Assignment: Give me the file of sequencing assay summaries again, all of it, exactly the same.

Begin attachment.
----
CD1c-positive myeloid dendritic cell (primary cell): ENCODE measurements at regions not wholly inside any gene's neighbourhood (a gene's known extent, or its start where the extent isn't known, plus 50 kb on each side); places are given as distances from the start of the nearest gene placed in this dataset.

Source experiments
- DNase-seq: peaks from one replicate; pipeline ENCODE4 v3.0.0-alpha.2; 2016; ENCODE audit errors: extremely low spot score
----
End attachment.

CD1c-positive myeloid dendritic cell (primary cell): ENCODE measurements at regions not wholly inside any gene's neighbourhood (a gene's known extent, or its start where the extent isn't known, plus 50 kb on each side); places are given as distances from the start of the nearest gene placed in this dataset.

Source experiments
- DNase-seq: peaks from one replicate; pipeline ENCODE4 v3.0.0-alpha.2; 2016; ENCODE audit errors: extremely low spot score